Avocados– This amazing food has gotten a bad rap over the years as being a food to steer clear of because of its high fat content. While it’s true an avocado has about 30 grams of fat, the fat in avocados provides research supported health benefits. The flesh of the avocado contains three properties: phytoserosis, polyhydroxylated fatty fats and oleic acid. These three properties account for the major portion of our inflammatory system and help keep inflammation under control. Oleic acid, very similar to the fats in olive oil, help our digestive tract form transport molecules for fat that increase the body’s absorption of critical fat soluble nutrients like carotenoids.
Olive Oil-This amazing food has been used for over 4,000 years for health and beauty. Like avocados, olive oil has wonderful anti-inflammatory effects. Chronic inflammation has been linked to many diseases such as heart disease, diabetes and arthritis. Olive oil protects our cardiovascular system by the use of polyphenols which protect arteries and prevent blood platelets from clumping together. Both extra virgin and mild light varieties of olive oil are both excellent. All varieties of olive oil are excellent alternatives to the more unhealthy oils such as canola, peanut and vegetable oils.
Flax Seeds– This tiny seed packs a powerful punch. This healthy fat should be incorporated into anyone’s diet seeking better health. Flax seeds are high in B vitamins and minerals, especially the minerals magnesium and manganese. As scientists learn more and more about this amazing seed, the list of benefits of consuming flax continues to grow:
• Flax seeds contain fiber both soluble and insoluble fiber.
• Flax seeds contain phytochemicals and powerful antioxidants such as lignans. Lignans are a chemical compound that is found in most plant foods. Lignans have anticarcengenic effects which may help prevent cancers.
• Flax seeds are rich in omega III fatty acids. I have mentioned this crucial fat before that is necessary for good heart health. Flax contains a plant version of omega IIIs called Alpha- Linoleic Acid (ALA). Flaxseed oil is about 50% ALA.
• Flax seeds improve the immune system by decreasing inflammation.

Nut Butters– Nut butters, such as pecan and almond butters, are an excellent addition to healthy eating. I recommend making your own nut butters since many commercial brands make them with roasted nuts and added salt. I make almond and pecan butter using my juicer to mix raw almonds and pecans with olive oil.
Salmon– I’m often asked, “Can you get healthy fats from animal sources?” And the answer is: yes! Fatty fish, such as Atlantic salmon, is an excellent source of fatty omega 3 acids. Our bodies cannot produce these critical fatty acids, which are necessary for heart health. Eating salmon twice a week delivers plenty of these heart healthy omega 3 fatty acids.
Almonds– This is one of the most beloved and popular nuts to eat, and it’s a reputation well-deserved. Eating no more than just a handful of these tasty nuts helps promote heart health and prevents weight gain. Almonds are rich with vitamin E, calcium and potassium. Almonds are rich in fiber and protein and naturally low in sugar. Almonds, as with most nuts, are an appetite depressant. If you feel hunger pains, try eating a handful of almonds. The hunger pains will disappear, and you will feel comfortably satiated.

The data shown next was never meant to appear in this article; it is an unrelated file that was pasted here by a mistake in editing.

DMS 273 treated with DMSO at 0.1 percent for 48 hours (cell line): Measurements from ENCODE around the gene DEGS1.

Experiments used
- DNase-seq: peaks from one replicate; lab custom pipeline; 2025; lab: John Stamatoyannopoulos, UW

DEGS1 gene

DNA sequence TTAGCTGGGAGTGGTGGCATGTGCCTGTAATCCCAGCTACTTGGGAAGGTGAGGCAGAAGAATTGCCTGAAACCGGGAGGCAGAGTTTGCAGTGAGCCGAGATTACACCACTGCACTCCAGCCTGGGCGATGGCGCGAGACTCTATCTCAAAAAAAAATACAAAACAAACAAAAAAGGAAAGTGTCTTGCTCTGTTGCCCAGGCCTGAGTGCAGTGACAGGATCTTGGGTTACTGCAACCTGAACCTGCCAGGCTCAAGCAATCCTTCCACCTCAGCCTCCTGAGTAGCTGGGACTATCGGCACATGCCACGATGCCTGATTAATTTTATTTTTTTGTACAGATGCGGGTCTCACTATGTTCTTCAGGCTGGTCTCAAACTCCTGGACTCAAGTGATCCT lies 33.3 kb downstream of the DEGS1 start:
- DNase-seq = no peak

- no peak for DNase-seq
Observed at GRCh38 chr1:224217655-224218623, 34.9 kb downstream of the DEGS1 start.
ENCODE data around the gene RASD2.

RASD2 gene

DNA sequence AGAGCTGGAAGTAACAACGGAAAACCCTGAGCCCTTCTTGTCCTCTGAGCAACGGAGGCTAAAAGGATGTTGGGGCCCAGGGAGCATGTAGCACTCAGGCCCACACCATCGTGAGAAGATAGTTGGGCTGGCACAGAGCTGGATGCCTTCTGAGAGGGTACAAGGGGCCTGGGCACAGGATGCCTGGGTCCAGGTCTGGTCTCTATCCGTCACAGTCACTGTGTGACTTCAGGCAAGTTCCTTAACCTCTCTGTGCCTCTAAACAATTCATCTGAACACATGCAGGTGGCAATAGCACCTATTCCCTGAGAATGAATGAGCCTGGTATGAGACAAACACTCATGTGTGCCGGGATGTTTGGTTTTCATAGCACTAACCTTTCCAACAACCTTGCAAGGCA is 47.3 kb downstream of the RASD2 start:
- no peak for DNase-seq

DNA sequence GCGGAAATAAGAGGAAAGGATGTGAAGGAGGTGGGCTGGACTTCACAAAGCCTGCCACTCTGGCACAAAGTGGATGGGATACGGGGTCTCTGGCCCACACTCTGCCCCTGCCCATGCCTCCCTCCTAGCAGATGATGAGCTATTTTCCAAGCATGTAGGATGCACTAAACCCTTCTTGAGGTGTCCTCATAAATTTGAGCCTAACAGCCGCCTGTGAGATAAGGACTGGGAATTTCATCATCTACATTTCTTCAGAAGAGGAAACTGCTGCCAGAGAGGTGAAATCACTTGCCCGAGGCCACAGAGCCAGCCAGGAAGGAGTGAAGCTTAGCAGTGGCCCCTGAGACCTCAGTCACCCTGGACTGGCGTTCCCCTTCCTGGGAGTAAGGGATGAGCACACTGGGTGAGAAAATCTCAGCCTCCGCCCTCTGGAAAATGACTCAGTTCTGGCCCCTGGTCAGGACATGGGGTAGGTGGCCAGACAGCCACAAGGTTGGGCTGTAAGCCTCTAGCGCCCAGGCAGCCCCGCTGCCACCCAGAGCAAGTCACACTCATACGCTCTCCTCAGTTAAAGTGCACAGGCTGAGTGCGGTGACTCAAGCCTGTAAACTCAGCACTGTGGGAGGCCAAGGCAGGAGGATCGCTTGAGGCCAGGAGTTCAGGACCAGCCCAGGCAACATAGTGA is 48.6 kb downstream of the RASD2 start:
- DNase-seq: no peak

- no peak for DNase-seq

Pecans– Pecans belong to the Hickory family. And like other members of the hickory tree, pecans are not really a nut, but a fruit. These buttery, rich flavored tree-nuts are one of the most popular foods used in many recipes and are just as delicious eaten alone. Pecans are loaded with monounsaturated fatty acids like oleic acid and an excellent source of antioxidants. The addition of pecan nuts in the diet helps to decrease total as well as LDL (low density lipoproteins) or “bad cholesterol” and increases HDL (high density lipoproteins) or “good cholesterol” levels in the blood. Pecans are an excellent source of vitamin E and are rich in B vitamins B6, Thiamin, Niacin and riboflavin.
Shredded Coconut– Shredded coconut contains fiber, iron and maintains healthy tissues. Shredded coconut is used as a beauty food to help increase the softness and elasticity of skin and provides luster and shine to the hair.
Butter– Organic butter is an excellent saturated fat and a completely natural food. Don’t be fooled into thinking margarine is a healthy alterative. This is a myth and a tragic one! Butter, which is simply milk, cream and salt is perfectly safe for health, while margarine and other butter spreads are chemically processed from refined polyunsaturated oils. These liquid oils go through a process called Hydrogenation in order to make them into the “spreads”. The process of Hydrogenation is detrimental to health and food products that undergo this process should be avoided.

Start incorporating healthy fats into your diet today. You will be amazed at what these healthy fats will do in improving your looks, weight control and health.


“Body Ecology.” 5 July 2007. The 20 Health Benfits of Real Butter. 1 March 2015.
Cynthia L. Ogden, PhD, et al. “JAMA.” 26 February 2014. Prevalance of Childhood and Adult Obesity in the United States 2011-2012. 1 March 2015.
“Greenfield Fitness Systems.” n.d n.d n.d. How Sugar Makes You Fat. 1 March 2015.
Tremblay, Sylvie. “SF Gate.” n.d n.d n.d. Health Benefits of Dehydrated Coconut. 1 March 2015.

James Torro
James A. Torro is a former certified fitness instructor and is currently a nutrition major. He earned his MBA from the University of Scranton and lives in Tampa, Florida with his wife and two children.